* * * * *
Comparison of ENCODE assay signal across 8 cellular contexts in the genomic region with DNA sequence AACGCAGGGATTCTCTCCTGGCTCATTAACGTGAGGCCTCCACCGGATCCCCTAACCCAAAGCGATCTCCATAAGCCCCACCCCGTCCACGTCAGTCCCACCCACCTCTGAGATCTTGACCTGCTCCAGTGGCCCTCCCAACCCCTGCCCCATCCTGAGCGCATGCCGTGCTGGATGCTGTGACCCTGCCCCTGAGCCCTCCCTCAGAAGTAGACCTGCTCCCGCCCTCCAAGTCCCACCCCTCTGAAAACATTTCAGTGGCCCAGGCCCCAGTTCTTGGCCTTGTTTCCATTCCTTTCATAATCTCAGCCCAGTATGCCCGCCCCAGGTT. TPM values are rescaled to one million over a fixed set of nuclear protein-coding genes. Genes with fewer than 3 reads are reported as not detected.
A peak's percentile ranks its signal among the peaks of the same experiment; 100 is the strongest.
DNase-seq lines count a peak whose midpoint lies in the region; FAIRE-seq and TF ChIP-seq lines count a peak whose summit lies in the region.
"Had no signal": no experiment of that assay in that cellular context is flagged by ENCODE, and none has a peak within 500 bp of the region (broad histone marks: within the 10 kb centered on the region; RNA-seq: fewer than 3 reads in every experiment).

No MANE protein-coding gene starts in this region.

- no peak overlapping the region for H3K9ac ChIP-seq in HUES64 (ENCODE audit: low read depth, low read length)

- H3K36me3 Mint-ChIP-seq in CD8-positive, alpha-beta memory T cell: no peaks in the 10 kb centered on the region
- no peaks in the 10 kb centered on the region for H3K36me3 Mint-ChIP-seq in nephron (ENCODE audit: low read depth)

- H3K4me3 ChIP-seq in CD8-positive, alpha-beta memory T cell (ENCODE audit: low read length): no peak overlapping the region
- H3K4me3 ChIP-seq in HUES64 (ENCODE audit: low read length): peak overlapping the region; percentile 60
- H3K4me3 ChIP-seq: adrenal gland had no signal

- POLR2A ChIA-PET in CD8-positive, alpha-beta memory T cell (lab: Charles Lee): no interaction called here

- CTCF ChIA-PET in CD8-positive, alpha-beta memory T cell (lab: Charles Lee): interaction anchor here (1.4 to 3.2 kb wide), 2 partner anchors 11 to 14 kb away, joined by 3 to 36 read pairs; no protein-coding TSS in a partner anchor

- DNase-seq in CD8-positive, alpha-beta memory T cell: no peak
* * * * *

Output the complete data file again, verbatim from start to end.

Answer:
Comparison of ENCODE assay signal across 8 cellular contexts in the genomic region with DNA sequence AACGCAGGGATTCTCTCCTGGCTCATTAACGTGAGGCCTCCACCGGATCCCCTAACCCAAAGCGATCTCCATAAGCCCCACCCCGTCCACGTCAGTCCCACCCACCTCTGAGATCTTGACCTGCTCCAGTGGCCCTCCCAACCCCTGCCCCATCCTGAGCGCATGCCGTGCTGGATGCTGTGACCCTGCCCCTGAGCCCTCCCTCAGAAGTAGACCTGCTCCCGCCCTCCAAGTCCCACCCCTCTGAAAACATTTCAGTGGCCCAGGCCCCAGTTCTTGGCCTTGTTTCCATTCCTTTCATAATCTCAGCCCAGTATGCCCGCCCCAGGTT. TPM values are rescaled to one million over a fixed set of nuclear protein-coding genes. Genes with fewer than 3 reads are reported as not detected.
A peak's percentile ranks its signal among the peaks of the same experiment; 100 is the strongest.
DNase-seq lines count a peak whose midpoint lies in the region; FAIRE-seq and TF ChIP-seq lines count a peak whose summit lies in the region.
"Had no signal": no experiment of that assay in that cellular context is flagged by ENCODE, and none has a peak within 500 bp of the region (broad histone marks: within the 10 kb centered on the region; RNA-seq: fewer than 3 reads in every experiment).

No MANE protein-coding gene starts in this region.

- no peak overlapping the region for H3K9ac ChIP-seq in HUES64 (ENCODE audit: low read depth, low read length)

- H3K36me3 Mint-ChIP-seq in CD8-positive, alpha-beta memory T cell: no peaks in the 10 kb centered on the region
- no peaks in the 10 kb centered on the region for H3K36me3 Mint-ChIP-seq in nephron (ENCODE audit: low read depth)

- H3K4me3 ChIP-seq in CD8-positive, alpha-beta memory T cell (ENCODE audit: low read length): no peak overlapping the region
- H3K4me3 ChIP-seq in HUES64 (ENCODE audit: low read length): peak overlapping the region; percentile 60
- H3K4me3 ChIP-seq: adrenal gland had no signal

- POLR2A ChIA-PET in CD8-positive, alpha-beta memory T cell (lab: Charles Lee): no interaction called here

- CTCF ChIA-PET in CD8-positive, alpha-beta memory T cell (lab: Charles Lee): interaction anchor here (1.4 to 3.2 kb wide), 2 partner anchors 11 to 14 kb away, joined by 3 to 36 read pairs; no protein-coding TSS in a partner anchor

- DNase-seq in CD8-positive, alpha-beta memory T cell: no peak